While attending John Glenn High School in Bay City, Michigan, Jenae Lodewyk was president of the student council; head of the thespian club; and participated in forensic speaking competitions. Growing up she also ran track, played soccer and volleyball, and did pompon. One sport she never played was basketball. Which is ironic, given that her life now revolves around hoops.
Given all her accomplishments, when it came time to select a college, the ball was in Lodewyk’s court. She chose to attend Wayne State University in large part for its diverse student body and opportunities to get involved in Detroit, which she did in spades.
“I was taking classes, I had an internship, I was working for the Red Wings as Red Patrol and I was also in a few student organizations,” said Lodewyk. “I would do all that in a day and then, at night, I would come home after the library and Google internship opportunities. My sophomore year, I found the Pistons had a human resources summer internship, and I applied for it at three in the morning. A few days later, the Sport and Entertainment Business Association announced that the head of human resources for the Detroit Pistons was coming to campus to speak. I was a member of that club as well, so when I heard that was happening, I knew I just needed to shake her hand.”
After her internship the night of the talk, Lodewyk rushed to campus and caught Nicolet Lewis, chief people person with the Pistons, as she was walking to her car outside the Mike Ilitch School of Business. Lodewyk landed the internship, and Lewis is now one of her mentors.
Her hustle continued throughout that internship. At the end of her junior year, the Pistons approached Lodewyk about a job as equipment coordinator. Four months later, the team approached her about becoming assistant equipment manager, which included preparing practice gear, uniform rotation, overseeing movement of equipment at home and on the road, and managing the locker rooms at the Pistons’ practice facility and Little Caesars Arena.
It was a big decision, as the job would require long hours and traveling with the team — all while taking classes.
“I said yes, and we kicked off the season,” said Lodewyk. “Homework on the plane, quizzes during laundry cycles, emailing professors in different time zones. The time zones were the real kicker for me. But yeah, what a crazy senior year.”
Not only did she become the youngest assistant equipment manager in the NBA, but Lodewyk was also only the third female to hold the position.
“I have always said, from my time at Wayne State, that when I walk into a room, I don’t care if I am the smartest or the richest, the tallest, the strongest, but I will be the hardest-working person.”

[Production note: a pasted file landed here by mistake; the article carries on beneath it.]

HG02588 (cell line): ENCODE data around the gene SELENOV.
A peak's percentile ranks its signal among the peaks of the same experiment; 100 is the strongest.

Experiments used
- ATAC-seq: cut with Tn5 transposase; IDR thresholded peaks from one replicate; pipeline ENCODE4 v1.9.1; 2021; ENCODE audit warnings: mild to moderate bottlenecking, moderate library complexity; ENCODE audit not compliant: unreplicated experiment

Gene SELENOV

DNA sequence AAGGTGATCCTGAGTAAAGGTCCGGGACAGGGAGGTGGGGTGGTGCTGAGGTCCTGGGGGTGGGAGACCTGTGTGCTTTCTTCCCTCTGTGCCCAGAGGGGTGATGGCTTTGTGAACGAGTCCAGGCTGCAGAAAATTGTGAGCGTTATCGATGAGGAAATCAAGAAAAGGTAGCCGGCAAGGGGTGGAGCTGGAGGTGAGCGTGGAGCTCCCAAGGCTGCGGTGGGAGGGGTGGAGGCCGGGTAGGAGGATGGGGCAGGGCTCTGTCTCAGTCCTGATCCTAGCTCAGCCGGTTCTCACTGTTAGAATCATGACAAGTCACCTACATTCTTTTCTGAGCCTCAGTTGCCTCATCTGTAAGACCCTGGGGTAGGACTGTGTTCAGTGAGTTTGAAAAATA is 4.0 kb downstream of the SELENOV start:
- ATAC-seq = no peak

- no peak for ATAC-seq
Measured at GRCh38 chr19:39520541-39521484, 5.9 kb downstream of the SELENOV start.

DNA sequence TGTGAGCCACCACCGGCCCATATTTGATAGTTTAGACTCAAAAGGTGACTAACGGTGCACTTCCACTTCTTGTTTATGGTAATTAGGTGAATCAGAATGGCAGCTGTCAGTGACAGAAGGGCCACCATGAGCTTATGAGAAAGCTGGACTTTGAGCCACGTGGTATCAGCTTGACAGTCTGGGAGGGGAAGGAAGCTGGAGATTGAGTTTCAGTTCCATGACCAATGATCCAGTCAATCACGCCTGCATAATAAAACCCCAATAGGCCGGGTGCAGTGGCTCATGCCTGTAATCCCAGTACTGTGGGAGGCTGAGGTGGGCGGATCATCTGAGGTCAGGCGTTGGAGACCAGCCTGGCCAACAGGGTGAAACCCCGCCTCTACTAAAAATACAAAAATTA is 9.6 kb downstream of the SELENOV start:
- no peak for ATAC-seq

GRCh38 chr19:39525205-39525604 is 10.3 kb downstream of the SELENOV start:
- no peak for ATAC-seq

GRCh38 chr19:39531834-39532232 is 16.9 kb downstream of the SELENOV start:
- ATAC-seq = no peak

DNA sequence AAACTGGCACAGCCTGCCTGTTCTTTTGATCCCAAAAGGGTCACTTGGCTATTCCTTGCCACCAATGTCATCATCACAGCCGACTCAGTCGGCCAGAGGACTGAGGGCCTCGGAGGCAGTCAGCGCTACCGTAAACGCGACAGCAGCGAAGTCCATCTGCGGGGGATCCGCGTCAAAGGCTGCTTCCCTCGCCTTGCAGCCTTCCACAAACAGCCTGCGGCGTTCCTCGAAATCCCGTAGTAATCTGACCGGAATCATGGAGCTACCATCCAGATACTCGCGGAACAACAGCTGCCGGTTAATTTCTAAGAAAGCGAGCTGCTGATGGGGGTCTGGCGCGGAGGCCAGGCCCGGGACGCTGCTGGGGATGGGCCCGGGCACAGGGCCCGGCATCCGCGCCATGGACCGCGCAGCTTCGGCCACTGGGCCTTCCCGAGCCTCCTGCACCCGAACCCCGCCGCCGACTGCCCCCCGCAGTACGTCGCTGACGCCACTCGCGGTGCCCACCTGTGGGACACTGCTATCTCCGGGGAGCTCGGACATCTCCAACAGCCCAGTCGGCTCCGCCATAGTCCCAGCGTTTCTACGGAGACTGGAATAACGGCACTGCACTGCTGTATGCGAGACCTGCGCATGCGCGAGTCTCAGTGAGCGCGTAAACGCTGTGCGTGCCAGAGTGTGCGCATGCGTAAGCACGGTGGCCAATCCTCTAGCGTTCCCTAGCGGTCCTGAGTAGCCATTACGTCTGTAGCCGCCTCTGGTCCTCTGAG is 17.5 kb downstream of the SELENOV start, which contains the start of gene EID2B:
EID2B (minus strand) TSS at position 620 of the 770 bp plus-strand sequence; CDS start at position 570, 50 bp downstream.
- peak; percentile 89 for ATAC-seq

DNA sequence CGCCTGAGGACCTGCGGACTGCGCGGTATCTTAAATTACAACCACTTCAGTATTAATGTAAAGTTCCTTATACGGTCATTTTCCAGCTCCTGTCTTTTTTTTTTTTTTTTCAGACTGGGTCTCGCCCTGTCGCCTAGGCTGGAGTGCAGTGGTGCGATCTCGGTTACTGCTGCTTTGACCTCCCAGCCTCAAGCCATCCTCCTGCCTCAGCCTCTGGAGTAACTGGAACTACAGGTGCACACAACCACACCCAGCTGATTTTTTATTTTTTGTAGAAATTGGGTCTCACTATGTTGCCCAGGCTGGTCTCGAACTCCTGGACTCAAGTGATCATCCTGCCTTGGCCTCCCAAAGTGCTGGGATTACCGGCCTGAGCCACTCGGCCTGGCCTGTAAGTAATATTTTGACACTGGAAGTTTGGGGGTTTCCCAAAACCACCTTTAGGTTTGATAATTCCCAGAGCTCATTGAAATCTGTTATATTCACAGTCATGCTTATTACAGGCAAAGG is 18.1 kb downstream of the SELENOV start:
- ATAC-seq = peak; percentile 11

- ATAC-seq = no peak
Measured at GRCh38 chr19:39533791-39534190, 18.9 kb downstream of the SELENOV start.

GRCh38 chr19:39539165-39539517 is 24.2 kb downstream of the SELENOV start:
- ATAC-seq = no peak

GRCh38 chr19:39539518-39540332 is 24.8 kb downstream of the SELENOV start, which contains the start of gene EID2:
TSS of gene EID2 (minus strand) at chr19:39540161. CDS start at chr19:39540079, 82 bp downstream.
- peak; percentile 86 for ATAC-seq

That attitude was appreciated by a Pistons organization whose “Bad Boys” and “Goin’ to Work” teams were celebrated for getting their hands dirty and getting the job done. So much so that upon Lodewyk’s graduation in August 2022, the team offered her the newly created position of player and family engagement coordinator, which just so happened to be exactly what she wanted to do with her career.
In her current position, Lodewyk has several key responsibilities. One is helping with off-court player development, which includes setting up learning experiences in areas such as financial literacy and introducing them to community engagement.
She also helps create a family environment for players and their families, a critical need for young men who have often moved to Michigan from a different state or even another country. Last month, the Pistons traveled to Paris for a game against the Chicago Bulls. During the trip, Lodewyk organized activities for players, families and staff, such as classes about making macaroons and the perfumes of Paris, as well as private shopping excursions to provide experiences outside of playing basketball.
“I didn’t sleep at all, but it was just awesome; what a cool experience,” said Lodewyk.
Lodewyk’s quick rise was foreshadowed by her back-to-back wins in 2019 and 2020 in the Mike Ilitch School of Business Elevator Pitch Competition. And now, she is part of a new university billboard campaign that celebrates the success many recent Wayne State graduates have found in the workforce.
“I am a very proud Wayne State Warrior,” said Lodewyk. “Seeing the billboard and everything that has come of it, it's been cool. My roommates and friends and I have piled into the car and driven the interstate trying to find it, and I get a text every few days saying ‘I saw it.’ ”